determine if it is the intended recipient of a message, e.g., by determine if it is the intended recipient of a message, e.g., by
using an AEAD mechanism. C must also be able to determine if a using an AEAD mechanism. C must also be able to determine if a
response from AS belongs to a certain request. Additionally, the response from AS belongs to a certain request. Additionally, the
protocol must offer replay protection. protocol must offer replay protection.
3.2. RawPublicKey Mode 3.2. RawPublicKey Mode
After C and AS mutually authenticated each other and validated each After C and AS mutually authenticated each other and validated each
other's authorization, C sends a token request to AS's token other's authorization, C sends a token request to AS's token
endpoint. The client MUST add a "cnf" object carrying either its raw endpoint. The client MUST add a "req_cnf" object carrying either its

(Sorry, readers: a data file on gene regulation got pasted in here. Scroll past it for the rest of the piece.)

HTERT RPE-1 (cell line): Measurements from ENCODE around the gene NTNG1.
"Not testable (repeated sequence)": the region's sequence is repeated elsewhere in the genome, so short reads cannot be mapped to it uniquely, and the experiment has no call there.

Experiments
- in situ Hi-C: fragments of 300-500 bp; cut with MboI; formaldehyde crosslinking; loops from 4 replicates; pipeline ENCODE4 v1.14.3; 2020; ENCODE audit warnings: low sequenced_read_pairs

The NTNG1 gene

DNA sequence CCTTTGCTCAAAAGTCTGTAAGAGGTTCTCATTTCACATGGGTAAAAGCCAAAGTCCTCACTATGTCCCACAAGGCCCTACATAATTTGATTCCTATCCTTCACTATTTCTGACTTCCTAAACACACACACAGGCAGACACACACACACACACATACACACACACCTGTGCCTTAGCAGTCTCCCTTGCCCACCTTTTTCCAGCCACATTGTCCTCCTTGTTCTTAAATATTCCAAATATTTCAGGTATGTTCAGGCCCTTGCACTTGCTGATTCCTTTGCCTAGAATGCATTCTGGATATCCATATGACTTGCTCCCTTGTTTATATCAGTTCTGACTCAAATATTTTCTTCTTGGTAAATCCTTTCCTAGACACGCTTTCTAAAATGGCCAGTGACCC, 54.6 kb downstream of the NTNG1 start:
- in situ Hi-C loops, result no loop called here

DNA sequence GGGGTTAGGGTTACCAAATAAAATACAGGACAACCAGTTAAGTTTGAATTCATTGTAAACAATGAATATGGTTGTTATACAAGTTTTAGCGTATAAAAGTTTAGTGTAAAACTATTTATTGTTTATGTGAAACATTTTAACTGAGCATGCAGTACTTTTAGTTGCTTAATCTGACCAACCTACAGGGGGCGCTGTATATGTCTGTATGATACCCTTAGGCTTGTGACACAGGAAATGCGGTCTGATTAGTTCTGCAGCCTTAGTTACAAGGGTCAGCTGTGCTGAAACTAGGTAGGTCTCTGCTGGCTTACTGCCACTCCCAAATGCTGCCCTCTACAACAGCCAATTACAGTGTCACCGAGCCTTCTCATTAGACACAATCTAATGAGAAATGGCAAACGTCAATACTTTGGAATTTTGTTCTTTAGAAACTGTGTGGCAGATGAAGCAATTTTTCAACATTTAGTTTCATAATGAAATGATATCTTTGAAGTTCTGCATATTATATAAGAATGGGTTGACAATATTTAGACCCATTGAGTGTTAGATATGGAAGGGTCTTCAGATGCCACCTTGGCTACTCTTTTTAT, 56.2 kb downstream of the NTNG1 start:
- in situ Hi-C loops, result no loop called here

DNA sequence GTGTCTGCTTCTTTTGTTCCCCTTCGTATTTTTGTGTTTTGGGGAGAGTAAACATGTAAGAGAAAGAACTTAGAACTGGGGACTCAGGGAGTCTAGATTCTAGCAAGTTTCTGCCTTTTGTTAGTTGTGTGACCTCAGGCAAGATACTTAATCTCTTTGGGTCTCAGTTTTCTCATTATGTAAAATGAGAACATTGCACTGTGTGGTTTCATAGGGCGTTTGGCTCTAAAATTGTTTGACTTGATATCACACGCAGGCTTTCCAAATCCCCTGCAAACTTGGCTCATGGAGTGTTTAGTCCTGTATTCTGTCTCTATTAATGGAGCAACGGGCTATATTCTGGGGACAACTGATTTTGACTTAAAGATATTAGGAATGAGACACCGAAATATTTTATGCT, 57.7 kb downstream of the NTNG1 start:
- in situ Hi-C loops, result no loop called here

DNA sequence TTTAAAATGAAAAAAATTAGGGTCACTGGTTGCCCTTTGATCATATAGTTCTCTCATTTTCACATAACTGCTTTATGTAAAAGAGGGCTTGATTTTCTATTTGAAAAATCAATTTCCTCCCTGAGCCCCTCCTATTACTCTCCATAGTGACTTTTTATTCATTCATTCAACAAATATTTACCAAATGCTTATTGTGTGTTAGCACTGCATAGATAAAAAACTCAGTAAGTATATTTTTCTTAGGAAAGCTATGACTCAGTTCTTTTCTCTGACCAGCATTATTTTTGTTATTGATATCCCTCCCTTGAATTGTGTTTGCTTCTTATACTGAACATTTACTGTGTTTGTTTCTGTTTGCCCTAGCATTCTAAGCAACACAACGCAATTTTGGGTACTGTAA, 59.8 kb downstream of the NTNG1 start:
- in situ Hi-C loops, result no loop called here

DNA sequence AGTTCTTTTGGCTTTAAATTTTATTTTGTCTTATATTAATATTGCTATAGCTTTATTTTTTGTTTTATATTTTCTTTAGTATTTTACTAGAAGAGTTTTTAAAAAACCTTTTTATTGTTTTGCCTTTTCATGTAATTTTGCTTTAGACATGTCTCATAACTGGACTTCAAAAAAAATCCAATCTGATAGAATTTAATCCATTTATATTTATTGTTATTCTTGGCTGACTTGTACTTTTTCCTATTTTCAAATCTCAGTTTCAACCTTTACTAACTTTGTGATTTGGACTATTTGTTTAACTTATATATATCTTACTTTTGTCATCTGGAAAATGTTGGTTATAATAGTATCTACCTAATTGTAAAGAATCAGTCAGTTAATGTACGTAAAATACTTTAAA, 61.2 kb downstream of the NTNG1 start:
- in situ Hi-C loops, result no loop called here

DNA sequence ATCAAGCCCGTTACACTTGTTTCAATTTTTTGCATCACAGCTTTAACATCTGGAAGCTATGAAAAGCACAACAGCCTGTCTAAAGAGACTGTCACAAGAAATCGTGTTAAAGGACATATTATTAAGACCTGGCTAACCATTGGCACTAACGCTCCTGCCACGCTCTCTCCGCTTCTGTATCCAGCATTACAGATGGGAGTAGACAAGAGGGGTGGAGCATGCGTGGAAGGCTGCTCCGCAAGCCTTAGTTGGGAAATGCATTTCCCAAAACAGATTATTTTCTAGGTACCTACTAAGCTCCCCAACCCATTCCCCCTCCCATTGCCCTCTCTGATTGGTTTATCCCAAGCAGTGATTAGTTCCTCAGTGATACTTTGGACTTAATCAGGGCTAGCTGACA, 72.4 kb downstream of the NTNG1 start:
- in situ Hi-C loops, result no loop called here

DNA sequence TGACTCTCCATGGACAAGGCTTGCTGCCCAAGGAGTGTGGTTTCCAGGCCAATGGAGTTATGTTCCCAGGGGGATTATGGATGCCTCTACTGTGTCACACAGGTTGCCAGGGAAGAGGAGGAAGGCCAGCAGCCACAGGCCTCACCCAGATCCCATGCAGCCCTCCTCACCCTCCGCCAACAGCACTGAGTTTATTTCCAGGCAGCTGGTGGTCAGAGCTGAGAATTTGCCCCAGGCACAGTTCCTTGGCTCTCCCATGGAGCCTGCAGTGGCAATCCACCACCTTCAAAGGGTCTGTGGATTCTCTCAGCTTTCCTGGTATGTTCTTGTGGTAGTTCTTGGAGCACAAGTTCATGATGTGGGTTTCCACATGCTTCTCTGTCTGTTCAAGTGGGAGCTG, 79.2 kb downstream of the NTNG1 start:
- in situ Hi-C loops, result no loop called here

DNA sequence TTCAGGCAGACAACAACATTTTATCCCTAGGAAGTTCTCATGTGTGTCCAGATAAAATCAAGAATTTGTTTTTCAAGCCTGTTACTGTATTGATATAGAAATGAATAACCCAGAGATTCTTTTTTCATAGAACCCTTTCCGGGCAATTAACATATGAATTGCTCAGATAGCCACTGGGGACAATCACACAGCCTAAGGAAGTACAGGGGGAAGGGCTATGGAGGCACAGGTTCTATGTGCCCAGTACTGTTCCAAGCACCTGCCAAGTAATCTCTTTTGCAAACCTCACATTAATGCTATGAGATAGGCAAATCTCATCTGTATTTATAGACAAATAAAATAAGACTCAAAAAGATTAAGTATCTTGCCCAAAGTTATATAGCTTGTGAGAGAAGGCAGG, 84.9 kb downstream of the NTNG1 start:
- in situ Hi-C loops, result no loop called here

public key or a unique identifier for a public key that it has raw public key or a unique identifier for a public key that it has
previously made known to the authorization server. To prove that the previously made known to the authorization server. To prove that the
client is in possession of this key, C MUST use the same keying client is in possession of this key, C MUST use the same keying
material that it uses to secure the communication with AS, e.g., the material that it uses to secure the communication with AS, e.g., the
DTLS session. DTLS session.
An example access token request from the client to the AS is depicted An example access token request from the client to the AS is depicted
in Figure 3. in Figure 3.
POST coaps://as.example.com/token POST coaps://as.example.com/token
Content-Format: application/ace+cbor Content-Format: application/ace+cbor
skipping to change at page 7, line 26 skipping to change at page 7, line 26
3.2.1. DTLS Channel Setup Between C and RS 3.2.1. DTLS Channel Setup Between C and RS
Before the client initiates the DTLS handshake with the resource Before the client initiates the DTLS handshake with the resource